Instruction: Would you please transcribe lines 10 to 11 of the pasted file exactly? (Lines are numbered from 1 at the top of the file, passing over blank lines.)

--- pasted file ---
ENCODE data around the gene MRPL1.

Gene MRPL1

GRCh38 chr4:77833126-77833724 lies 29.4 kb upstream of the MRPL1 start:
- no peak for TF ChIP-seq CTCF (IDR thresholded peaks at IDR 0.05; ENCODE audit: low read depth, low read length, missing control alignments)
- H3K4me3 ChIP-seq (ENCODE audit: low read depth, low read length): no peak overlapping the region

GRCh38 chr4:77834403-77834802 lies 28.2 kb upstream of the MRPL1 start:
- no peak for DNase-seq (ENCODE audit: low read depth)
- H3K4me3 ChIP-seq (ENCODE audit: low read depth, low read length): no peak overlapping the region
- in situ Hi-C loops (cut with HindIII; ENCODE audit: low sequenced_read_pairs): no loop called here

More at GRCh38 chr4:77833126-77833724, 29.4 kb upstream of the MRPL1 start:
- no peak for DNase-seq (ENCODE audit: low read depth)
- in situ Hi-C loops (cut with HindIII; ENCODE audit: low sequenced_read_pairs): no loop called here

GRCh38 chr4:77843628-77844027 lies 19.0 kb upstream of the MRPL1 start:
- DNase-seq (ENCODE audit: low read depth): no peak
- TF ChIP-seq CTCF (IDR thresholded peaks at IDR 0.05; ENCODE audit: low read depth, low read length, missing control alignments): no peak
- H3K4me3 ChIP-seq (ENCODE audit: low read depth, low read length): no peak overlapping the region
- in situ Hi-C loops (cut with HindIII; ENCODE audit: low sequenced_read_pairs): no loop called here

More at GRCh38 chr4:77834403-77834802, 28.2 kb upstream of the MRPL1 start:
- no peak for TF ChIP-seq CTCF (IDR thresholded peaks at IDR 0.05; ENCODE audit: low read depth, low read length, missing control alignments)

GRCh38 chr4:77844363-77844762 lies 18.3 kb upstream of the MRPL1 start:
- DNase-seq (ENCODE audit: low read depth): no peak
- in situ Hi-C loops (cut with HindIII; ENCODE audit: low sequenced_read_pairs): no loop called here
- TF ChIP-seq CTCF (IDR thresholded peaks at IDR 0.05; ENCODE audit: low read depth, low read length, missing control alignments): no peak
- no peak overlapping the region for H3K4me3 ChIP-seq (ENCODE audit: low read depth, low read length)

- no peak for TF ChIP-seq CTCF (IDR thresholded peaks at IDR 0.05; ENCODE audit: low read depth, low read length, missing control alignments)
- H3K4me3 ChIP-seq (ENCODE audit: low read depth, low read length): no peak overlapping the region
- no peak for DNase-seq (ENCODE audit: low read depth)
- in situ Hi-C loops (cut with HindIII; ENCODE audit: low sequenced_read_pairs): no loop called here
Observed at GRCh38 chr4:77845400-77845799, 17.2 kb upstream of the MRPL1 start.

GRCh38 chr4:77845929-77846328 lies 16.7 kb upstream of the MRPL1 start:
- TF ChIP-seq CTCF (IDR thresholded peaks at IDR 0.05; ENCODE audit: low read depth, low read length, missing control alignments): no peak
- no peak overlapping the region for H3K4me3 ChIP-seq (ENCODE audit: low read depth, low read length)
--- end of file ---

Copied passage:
More at GRCh38 chr4:77833126-77833724, 29.4 kb upstream of the MRPL1 start:
- no peak for DNase-seq (ENCODE audit: low read depth)